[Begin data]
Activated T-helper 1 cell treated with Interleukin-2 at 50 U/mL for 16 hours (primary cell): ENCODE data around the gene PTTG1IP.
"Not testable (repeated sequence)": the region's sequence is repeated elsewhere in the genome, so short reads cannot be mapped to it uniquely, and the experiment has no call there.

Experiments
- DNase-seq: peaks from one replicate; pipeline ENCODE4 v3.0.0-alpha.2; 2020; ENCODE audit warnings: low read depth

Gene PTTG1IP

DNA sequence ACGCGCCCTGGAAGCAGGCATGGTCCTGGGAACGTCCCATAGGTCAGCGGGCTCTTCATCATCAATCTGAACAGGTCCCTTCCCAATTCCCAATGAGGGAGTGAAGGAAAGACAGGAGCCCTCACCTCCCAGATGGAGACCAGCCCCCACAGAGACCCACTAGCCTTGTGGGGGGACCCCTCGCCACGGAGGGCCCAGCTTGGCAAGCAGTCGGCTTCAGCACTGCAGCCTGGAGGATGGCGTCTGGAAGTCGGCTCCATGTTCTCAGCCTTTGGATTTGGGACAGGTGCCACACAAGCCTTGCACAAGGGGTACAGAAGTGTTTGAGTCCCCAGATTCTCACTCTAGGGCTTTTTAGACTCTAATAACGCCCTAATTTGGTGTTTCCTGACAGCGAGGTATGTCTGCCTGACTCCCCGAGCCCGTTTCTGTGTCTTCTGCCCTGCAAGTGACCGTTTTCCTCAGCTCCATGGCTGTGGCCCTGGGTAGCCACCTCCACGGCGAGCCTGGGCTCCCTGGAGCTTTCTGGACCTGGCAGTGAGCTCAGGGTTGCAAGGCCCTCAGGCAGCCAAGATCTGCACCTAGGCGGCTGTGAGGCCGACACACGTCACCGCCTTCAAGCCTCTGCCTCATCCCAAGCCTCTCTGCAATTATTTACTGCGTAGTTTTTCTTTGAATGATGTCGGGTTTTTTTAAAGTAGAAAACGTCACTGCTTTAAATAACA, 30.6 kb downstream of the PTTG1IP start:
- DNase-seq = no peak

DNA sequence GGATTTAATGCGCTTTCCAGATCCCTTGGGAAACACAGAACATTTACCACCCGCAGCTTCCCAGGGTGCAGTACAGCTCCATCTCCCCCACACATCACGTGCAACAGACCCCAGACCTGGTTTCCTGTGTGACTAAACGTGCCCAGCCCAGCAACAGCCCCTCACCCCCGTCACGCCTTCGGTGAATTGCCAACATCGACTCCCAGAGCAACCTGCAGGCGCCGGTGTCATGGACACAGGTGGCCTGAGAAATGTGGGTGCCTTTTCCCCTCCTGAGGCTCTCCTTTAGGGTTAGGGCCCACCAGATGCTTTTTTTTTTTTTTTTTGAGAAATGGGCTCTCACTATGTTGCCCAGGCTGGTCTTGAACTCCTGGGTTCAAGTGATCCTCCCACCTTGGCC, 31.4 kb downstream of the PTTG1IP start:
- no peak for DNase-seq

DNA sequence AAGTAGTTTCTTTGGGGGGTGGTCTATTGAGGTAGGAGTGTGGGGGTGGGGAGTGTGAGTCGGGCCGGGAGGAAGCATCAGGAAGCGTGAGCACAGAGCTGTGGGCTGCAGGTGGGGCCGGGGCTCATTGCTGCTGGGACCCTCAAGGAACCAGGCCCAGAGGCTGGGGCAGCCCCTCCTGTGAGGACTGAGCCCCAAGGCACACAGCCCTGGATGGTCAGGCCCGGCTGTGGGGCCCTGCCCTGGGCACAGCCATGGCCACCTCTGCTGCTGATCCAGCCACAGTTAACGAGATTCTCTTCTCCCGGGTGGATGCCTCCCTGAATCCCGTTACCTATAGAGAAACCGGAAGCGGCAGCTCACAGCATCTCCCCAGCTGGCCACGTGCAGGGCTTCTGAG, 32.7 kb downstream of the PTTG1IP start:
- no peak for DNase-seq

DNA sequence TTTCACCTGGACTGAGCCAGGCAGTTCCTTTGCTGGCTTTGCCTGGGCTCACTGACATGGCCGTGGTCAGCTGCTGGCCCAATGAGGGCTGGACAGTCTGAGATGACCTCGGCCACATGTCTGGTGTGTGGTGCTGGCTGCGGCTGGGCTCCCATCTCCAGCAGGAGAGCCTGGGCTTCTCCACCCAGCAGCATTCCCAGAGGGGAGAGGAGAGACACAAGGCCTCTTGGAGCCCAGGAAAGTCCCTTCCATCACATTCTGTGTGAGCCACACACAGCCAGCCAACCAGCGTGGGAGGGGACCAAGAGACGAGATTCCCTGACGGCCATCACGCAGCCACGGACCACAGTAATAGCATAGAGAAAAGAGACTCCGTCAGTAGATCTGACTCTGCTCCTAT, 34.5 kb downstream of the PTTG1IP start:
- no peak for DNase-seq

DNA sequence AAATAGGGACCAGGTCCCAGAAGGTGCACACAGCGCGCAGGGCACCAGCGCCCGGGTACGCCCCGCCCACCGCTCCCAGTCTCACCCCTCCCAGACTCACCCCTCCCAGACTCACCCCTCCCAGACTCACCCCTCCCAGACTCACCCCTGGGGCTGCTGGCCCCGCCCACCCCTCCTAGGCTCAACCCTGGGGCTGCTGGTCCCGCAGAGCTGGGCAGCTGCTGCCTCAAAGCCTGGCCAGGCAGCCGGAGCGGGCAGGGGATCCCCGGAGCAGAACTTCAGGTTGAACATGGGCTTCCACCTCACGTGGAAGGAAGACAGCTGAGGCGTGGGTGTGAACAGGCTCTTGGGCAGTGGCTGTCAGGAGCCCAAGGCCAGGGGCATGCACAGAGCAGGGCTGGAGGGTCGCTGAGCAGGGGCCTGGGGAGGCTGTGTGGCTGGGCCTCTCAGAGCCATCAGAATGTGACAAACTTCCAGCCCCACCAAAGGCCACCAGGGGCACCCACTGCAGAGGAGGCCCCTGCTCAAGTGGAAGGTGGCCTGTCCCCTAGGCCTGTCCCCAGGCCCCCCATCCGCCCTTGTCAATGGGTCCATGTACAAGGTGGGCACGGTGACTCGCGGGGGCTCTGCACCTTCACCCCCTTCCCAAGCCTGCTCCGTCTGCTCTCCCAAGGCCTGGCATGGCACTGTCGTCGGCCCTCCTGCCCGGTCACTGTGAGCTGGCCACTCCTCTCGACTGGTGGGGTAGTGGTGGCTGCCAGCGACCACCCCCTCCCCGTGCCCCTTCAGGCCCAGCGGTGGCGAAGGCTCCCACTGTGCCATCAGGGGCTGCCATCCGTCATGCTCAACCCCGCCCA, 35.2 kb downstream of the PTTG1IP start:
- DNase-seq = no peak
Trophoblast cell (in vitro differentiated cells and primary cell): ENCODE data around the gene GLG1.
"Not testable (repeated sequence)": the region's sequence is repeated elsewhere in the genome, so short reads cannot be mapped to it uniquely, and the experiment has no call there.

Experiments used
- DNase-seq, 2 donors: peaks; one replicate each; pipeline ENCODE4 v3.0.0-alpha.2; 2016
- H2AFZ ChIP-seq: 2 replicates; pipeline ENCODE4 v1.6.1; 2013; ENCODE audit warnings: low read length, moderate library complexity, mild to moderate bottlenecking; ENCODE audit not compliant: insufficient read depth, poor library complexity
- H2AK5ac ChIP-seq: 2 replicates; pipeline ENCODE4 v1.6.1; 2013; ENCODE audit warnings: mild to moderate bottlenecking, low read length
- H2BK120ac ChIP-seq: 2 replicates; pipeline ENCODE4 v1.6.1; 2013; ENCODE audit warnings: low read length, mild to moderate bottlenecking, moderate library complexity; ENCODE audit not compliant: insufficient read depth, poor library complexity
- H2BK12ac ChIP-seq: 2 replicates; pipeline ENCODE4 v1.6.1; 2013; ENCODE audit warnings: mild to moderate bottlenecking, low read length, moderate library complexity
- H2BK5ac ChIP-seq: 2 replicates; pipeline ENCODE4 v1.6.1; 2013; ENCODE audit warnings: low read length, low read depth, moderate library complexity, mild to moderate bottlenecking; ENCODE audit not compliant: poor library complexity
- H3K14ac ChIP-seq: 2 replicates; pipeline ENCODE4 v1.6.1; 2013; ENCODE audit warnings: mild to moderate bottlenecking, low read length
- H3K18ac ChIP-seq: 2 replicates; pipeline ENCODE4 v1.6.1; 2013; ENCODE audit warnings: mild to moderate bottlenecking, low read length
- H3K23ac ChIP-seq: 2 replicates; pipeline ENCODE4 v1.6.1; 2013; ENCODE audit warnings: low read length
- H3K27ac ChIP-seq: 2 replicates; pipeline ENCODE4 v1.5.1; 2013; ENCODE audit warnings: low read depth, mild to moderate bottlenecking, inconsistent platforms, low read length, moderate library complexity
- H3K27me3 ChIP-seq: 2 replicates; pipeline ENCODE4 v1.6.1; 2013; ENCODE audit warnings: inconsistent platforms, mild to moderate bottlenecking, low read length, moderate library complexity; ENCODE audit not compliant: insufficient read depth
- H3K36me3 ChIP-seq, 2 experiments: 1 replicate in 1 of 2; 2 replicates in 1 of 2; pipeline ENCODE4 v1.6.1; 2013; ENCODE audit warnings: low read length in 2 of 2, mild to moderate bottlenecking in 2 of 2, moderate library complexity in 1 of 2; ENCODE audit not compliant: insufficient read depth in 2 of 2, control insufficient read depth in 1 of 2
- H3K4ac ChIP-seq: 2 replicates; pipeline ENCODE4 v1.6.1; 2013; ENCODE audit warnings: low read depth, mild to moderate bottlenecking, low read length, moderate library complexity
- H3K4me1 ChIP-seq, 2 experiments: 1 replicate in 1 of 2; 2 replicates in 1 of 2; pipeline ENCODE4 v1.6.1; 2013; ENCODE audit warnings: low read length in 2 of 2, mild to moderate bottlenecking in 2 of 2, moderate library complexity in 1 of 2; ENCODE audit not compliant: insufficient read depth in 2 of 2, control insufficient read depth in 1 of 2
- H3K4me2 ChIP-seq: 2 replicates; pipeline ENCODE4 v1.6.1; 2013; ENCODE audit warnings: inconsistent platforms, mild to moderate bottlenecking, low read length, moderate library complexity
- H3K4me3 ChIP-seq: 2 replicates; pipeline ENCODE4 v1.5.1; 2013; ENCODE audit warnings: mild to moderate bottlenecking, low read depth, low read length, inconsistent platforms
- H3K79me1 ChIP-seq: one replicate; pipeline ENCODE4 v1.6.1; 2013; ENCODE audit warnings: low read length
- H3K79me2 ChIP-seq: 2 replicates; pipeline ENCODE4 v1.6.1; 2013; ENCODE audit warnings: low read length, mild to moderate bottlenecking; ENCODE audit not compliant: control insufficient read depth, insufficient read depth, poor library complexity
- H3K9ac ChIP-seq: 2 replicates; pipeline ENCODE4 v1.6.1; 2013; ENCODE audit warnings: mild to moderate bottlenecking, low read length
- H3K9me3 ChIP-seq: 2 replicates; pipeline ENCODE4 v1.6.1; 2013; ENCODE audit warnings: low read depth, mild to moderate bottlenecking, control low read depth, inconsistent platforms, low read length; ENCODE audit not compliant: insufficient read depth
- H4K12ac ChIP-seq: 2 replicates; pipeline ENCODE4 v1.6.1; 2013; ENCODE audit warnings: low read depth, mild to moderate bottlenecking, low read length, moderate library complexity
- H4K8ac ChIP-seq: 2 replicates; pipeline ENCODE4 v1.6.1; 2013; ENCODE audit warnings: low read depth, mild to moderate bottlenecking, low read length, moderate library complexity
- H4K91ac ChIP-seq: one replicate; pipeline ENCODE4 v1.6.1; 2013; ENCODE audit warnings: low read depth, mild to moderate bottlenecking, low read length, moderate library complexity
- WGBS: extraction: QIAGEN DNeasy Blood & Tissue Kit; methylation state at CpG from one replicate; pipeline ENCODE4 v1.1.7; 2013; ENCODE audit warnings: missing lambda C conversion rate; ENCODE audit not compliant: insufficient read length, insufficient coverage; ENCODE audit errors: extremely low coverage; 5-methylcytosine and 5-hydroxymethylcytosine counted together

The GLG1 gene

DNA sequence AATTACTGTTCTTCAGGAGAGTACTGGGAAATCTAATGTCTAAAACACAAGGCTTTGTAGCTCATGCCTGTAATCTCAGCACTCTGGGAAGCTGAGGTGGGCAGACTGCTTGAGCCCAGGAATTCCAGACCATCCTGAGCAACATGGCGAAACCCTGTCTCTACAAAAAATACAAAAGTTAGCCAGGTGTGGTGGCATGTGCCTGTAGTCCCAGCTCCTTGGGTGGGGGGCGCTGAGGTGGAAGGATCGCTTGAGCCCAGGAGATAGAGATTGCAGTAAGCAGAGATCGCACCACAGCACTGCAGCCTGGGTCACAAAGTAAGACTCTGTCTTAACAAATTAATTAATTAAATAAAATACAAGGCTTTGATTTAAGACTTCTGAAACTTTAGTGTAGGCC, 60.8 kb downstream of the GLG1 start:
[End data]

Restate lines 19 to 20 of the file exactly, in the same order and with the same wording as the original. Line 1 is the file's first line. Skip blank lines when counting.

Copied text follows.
- DNase-seq, 2 donors: peaks; one replicate each; pipeline ENCODE4 v3.0.0-alpha.2; 2016
- H2AFZ ChIP-seq: 2 replicates; pipeline ENCODE4 v1.6.1; 2013; ENCODE audit warnings: low read length, moderate library complexity, mild to moderate bottlenecking; ENCODE audit not compliant: insufficient read depth, poor library complexity